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Has maternal mortality really increased exponentially in the U.S.? We went to expert OB-GYN Dr. Ingrid Skop to explain.
The data deficiencies and problems inherent in calculating maternal mortality in the United States are well documented and have plagued calculations for years. In fact, the U.S. did not publish a maternal mortality rate for international comparison for a number of years due to these deficiencies.
Can you expand on this?
The non-comparable calculations between groups interested in this problem are highlighted by this article, which documents U.S. maternal mortality reported by the World Health Organization of 12/100,000 in 2020 and 21/100,000 in 2021, compared to U.S. CDC calculations of 23.8/100,000 in 2020 and 32/100,000 in 2021.
Clearly, these numbers don’t match up. But what is the impact?
While pro-abortion groups promote widespread abortion as the solution to the problem of maternal mortality, this is analogous to recommending forfeiture of all cars to prevent deaths from motor vehicle accidents.
The true solution is to identify the factors directly causing deaths and addressing their etiology.
As Feminists for Life, we are really concerned about the stories of high risk among Black pregnant women and moms. What is contributing to this, and what is the link to abortion?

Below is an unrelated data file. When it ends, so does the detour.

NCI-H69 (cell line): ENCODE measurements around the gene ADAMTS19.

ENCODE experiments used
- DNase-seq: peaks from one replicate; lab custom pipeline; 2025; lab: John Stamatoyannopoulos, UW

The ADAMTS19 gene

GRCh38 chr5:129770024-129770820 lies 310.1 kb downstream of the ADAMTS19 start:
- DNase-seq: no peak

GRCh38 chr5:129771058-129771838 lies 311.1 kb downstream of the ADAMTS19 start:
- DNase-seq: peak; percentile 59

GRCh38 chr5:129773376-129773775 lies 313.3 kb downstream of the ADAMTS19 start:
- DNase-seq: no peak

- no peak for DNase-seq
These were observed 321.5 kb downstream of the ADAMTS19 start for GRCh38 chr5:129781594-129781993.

Analysis of maternal deaths in Black women is instructive. Unfortunately, Black women are consistently documented to have three times as many maternal deaths compared to White women. Unexamined, however, is the fact that they also have three times as many abortions. If abortion were protective, we would see a different trend.
Recent analyses document increasing “deaths of despair” in women following pregnancy: suicides, homicides, accidents, and substance overdoses.
Additionally, high poverty rates due to single motherhood in Black women undoubtedly contribute to their poor outcomes. High quality European records-linkage studies document six times as many suicides in the year following abortion than childbirth. They also document that only 7% of maternal deaths following abortion are documented on death certificates (the method the CDC uses to identify most maternal deaths), demonstrating the likely vast CDC underreporting of U.S. abortion-related deaths.
Since the numbers don’t add up between WHO and the CDC, abortion advocates and providers continue to claim abortion is safer than childbirth. How can we separate correlation from causation in this climate or facts from fiction?
The U.S. does have an extremely high maternal mortality compared to other countries, as well as high abortion rates, and it is time to set aside abortion-promoting ideology to find out the real reasons.
Thank you, Dr. Skop. Clearly, raising women from poverty is essential, and abortion has cost women’s lives, not saved them.
Because women deserve better,
Serrin M. Foster
Feminists for Life of America
Women Deserve Better
& The American Feminist
PS: The detailed report is here: Handbook of Maternal Mortality: Addressing the U.S. Maternal Mortality Crisis, Looking Beyond Ideology – Lozier Institute